Characteristics of Iterative Life Cycles


This is the second of four posts covering the characteristics of the various life cycles of projects, including predictive, iterative, incremental, and agile.   It is based on the material on p. 21 of chapter 3 of the Agile Practice Guide.

First of all, remember that iterative life cycles allow feedback on partially completed work to improve and modify that work repeatedly until a correct solution is found.

These modifications are done through successive prototypes or proofs of concept.  Each new prototype is reviewed by the team, which generates insights for the next iteration.  In addition, it is shown to the stakeholders, yielding new feedback which also helps guide the next iteration.   The next iteration may be planned by timeboxing, that is, by setting regular intervals such as 2 or 4 weeks.   The iterations help identify and reduce uncertainty in the project.

Projects benefit from iterative life cycles when:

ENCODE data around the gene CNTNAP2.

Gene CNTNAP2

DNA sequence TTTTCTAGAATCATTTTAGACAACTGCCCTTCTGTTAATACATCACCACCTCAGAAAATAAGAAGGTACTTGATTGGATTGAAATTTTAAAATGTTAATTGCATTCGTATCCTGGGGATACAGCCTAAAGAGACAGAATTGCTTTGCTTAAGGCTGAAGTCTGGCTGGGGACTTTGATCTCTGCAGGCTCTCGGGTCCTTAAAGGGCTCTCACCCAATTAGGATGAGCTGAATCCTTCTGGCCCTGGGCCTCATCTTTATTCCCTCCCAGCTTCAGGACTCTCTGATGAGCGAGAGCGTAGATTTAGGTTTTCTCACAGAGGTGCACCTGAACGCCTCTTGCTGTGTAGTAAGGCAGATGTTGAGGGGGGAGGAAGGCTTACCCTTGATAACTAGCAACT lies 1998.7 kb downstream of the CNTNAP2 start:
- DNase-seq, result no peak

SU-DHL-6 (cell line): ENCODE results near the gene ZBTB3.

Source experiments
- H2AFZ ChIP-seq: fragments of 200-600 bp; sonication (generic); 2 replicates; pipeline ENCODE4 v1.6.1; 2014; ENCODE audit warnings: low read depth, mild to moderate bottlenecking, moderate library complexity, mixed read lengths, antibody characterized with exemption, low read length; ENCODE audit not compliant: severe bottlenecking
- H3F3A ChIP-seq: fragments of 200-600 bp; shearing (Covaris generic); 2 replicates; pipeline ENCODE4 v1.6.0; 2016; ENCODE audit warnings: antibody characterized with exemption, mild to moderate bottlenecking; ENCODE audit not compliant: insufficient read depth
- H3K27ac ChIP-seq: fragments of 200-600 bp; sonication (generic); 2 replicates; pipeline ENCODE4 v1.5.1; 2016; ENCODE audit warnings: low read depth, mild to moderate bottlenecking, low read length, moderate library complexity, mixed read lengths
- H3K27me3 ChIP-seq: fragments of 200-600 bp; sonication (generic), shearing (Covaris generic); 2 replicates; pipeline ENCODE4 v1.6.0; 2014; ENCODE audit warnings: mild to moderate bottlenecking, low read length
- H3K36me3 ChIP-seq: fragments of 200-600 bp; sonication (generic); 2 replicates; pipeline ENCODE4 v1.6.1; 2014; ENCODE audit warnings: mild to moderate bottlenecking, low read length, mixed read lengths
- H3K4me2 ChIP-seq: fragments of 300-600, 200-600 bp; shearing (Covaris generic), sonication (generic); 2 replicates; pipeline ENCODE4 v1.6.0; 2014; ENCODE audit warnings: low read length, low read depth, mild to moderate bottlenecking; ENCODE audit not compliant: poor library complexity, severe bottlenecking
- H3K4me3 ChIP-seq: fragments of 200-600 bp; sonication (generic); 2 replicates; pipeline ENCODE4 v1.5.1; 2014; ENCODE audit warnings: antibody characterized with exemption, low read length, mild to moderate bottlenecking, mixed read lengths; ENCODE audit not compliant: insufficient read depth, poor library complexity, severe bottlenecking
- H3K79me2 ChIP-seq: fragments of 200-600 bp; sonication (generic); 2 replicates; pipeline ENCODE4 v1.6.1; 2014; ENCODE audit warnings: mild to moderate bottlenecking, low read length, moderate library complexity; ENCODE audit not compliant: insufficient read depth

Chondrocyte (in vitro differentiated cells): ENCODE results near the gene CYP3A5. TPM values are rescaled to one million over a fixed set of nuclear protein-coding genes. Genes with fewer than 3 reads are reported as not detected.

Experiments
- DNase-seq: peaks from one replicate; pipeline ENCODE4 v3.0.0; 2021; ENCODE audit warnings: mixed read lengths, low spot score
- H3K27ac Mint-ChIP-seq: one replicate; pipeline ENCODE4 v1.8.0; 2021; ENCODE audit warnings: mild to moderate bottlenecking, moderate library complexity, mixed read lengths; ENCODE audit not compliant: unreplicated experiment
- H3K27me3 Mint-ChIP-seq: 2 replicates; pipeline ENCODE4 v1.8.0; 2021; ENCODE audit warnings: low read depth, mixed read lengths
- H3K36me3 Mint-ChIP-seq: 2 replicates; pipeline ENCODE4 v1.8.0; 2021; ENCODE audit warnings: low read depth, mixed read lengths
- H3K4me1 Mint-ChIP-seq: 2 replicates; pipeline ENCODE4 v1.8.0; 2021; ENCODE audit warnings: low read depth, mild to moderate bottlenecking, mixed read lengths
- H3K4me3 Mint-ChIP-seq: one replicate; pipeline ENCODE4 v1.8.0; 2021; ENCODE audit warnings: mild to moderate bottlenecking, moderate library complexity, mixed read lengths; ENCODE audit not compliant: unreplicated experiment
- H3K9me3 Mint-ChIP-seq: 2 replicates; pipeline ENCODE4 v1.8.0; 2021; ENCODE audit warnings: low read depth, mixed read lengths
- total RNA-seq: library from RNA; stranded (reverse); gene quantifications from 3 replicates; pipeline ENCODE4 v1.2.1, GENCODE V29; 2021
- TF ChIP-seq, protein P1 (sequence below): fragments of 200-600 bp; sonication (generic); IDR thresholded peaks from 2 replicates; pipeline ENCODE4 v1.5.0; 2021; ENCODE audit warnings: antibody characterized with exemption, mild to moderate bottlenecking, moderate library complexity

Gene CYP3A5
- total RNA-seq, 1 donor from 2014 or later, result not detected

• complexity is high
  • when the project incurs frequent changes
  • or when the scope is subject to differing stakeholders’ views of the desired final product.

Iterative life cycles may take longer because they are optimized for learning and achieving a single correct solution as opposed to speed of delivery.

Here are the steps of an iterative project life cycle (see Figure 3-3)

  1. Analyze
  2. Design
  3. Create Prototype
  4. Repeat steps 1 and 2 as necessary
  5. Build
  6. Test
  7. Deliver

Item 4 above covers the “iterative” part of the life cycle.

When speed of delivery of a project, even if only a partial solution in the form of smaller deliverable, is more important, then an incremental life cycle may be best.

That is the subject of the next post.

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